Fast forward to today, where we are sitting in a 150-year-old farmhouse in the hills of Slovenia with Russ and Michelle, a couple we didn’t even know a year ago. We met them in Thailand last fall.
These strangers became fast friends as we shared our time in Thailand. But would it last after we parted, when life was less convenient?
Before they left, they mentioned this caretaking job in Slovenia 7 months down the road and said we should look them up if we came that way. We casually agreed we would and said our goodbyes, not even knowing if we’d be in Europe at the same time.
So what changed between meeting the couple in Barcelona and meeting Michelle and Russ in Thailand?
(Click here if you don’t see the video below. And listen to the intro music – that’s our friend Russ playing and singing!)
It’s a particular North American thing to say “I’ll call you” or “we should get together sometime” as a parting comment. We don’t really mean it most of the time, and even when we do, we don’t mean it enough to make concrete plans.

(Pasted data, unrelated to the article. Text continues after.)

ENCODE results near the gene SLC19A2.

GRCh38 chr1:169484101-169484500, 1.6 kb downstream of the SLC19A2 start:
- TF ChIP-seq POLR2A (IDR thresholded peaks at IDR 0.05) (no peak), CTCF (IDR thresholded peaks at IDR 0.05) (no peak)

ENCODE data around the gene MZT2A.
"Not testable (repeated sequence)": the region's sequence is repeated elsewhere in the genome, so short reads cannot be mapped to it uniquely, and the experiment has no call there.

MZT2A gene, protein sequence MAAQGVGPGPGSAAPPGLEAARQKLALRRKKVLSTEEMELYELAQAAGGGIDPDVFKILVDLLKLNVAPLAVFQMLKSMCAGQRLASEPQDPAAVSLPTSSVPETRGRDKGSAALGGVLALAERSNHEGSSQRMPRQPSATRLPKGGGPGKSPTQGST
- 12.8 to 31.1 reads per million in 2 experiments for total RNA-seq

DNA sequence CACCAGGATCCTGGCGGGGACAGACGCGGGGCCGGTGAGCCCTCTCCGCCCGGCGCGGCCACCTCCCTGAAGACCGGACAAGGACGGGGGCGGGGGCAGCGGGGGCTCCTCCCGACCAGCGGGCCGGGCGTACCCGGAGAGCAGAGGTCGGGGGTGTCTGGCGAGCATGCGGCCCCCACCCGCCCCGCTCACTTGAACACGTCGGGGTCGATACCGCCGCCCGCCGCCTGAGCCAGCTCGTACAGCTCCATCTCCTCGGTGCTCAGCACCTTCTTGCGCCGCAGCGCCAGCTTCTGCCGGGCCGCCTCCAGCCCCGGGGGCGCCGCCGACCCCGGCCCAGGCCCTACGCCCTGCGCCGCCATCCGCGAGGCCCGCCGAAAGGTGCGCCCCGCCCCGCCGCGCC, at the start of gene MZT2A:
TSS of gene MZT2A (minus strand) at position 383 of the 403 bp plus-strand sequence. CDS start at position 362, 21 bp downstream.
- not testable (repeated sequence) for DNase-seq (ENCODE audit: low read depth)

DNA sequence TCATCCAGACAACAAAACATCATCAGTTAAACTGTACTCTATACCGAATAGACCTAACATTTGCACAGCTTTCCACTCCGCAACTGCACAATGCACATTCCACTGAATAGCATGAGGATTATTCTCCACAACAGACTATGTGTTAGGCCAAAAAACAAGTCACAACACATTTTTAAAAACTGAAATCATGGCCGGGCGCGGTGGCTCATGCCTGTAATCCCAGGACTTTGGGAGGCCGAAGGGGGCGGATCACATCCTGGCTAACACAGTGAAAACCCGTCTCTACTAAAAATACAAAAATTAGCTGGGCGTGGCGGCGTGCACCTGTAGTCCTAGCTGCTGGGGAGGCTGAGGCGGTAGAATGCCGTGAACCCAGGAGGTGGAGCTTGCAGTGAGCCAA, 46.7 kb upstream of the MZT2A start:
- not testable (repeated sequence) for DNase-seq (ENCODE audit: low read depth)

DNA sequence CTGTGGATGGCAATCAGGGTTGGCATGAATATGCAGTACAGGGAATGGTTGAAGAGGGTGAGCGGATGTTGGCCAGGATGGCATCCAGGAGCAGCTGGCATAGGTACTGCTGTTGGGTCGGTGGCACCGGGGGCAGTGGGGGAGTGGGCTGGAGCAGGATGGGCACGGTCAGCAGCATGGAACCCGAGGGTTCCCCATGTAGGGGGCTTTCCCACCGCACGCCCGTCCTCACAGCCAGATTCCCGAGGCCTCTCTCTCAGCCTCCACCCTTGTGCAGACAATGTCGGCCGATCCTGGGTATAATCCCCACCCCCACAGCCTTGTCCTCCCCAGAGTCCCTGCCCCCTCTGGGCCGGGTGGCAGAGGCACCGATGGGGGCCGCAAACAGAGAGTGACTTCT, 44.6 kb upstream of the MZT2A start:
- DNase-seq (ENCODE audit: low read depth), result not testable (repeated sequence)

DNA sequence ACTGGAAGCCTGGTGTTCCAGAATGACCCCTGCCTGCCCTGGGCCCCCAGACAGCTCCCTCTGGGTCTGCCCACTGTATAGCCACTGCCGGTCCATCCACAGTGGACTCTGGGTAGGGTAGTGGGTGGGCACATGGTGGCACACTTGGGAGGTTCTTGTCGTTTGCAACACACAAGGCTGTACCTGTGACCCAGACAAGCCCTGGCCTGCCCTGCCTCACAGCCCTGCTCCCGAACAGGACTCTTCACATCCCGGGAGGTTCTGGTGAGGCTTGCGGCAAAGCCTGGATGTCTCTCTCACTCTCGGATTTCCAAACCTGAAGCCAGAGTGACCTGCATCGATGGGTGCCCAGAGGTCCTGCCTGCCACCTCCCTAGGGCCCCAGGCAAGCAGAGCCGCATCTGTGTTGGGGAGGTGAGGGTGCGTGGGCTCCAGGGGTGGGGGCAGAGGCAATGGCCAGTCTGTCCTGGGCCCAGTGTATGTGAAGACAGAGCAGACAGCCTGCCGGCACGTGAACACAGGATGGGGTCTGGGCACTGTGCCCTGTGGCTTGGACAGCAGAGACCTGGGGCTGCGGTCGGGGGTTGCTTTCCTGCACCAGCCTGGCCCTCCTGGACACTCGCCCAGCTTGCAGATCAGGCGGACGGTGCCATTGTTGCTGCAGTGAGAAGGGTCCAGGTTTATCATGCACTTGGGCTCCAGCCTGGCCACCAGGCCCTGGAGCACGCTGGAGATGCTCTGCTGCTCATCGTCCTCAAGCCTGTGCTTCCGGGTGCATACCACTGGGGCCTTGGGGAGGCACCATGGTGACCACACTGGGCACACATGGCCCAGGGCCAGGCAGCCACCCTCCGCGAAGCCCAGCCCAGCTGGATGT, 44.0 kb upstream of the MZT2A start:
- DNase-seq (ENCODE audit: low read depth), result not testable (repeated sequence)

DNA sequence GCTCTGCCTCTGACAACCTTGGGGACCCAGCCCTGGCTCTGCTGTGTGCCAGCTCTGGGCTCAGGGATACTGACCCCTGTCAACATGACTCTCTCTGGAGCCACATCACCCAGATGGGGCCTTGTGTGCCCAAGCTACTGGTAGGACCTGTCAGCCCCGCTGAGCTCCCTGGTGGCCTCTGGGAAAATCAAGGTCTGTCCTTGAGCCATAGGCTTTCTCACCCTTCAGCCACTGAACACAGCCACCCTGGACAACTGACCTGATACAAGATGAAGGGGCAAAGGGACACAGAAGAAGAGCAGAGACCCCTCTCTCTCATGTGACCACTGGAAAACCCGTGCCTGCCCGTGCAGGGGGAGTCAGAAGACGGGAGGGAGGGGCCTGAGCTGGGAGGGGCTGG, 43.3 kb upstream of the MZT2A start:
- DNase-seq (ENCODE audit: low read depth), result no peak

Without that date on the horizon for a phone call, dinner date, or afternoon stroll, it simply won’t happen. Your good intentions get covered up in the busy-ness of life, and before long weeks or months or years have passed and the opportunity to extend the friendship, deepen the bond, or make the first move has vanished.
I would love to reconnect with that couple we met in Barcelona, if only to tell them how much their actions impacted us at a time when we were just starting to question our way of living. We can now see the connection between the fabulous life experiences they shared and their willingness to make the first move in creating new friendships and shared experiences.
It works the same way in your life, whether you travel or not. When you meet someone interesting but don’t follow through, you lose the opportunity to add them to your life.
- That funny woman at the cocktail party who would be so perfect in your circle of friends is just a fond memory if you don’t follow up. All it would take to make it a reality is a warm invitation to your next book club.